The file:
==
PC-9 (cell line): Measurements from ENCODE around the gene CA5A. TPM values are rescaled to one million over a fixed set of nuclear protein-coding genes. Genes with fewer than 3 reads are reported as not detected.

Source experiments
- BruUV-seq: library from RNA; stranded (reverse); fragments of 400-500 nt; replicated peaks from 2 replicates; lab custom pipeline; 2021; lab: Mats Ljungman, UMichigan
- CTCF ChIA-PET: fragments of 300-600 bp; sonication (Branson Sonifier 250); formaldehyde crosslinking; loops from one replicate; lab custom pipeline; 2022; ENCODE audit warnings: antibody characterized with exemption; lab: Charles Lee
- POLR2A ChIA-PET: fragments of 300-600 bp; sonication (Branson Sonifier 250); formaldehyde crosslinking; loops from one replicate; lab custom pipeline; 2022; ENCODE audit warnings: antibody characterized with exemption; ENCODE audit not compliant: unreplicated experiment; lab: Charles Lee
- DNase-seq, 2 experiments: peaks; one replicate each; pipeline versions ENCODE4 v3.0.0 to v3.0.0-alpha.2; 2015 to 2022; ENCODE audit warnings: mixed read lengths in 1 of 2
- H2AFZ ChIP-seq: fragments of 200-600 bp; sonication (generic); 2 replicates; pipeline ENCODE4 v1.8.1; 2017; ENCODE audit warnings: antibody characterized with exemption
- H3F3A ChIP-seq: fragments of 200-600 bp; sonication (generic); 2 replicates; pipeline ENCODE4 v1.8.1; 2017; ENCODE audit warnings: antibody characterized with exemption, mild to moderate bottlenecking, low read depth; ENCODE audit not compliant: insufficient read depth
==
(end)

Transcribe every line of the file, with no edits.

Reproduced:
PC-9 (cell line): Measurements from ENCODE around the gene CA5A. TPM values are rescaled to one million over a fixed set of nuclear protein-coding genes. Genes with fewer than 3 reads are reported as not detected.

Source experiments
- BruUV-seq: library from RNA; stranded (reverse); fragments of 400-500 nt; replicated peaks from 2 replicates; lab custom pipeline; 2021; lab: Mats Ljungman, UMichigan
- CTCF ChIA-PET: fragments of 300-600 bp; sonication (Branson Sonifier 250); formaldehyde crosslinking; loops from one replicate; lab custom pipeline; 2022; ENCODE audit warnings: antibody characterized with exemption; lab: Charles Lee
- POLR2A ChIA-PET: fragments of 300-600 bp; sonication (Branson Sonifier 250); formaldehyde crosslinking; loops from one replicate; lab custom pipeline; 2022; ENCODE audit warnings: antibody characterized with exemption; ENCODE audit not compliant: unreplicated experiment; lab: Charles Lee
- DNase-seq, 2 experiments: peaks; one replicate each; pipeline versions ENCODE4 v3.0.0 to v3.0.0-alpha.2; 2015 to 2022; ENCODE audit warnings: mixed read lengths in 1 of 2
- H2AFZ ChIP-seq: fragments of 200-600 bp; sonication (generic); 2 replicates; pipeline ENCODE4 v1.8.1; 2017; ENCODE audit warnings: antibody characterized with exemption
- H3F3A ChIP-seq: fragments of 200-600 bp; sonication (generic); 2 replicates; pipeline ENCODE4 v1.8.1; 2017; ENCODE audit warnings: antibody characterized with exemption, mild to moderate bottlenecking, low read depth; ENCODE audit not compliant: insufficient read depth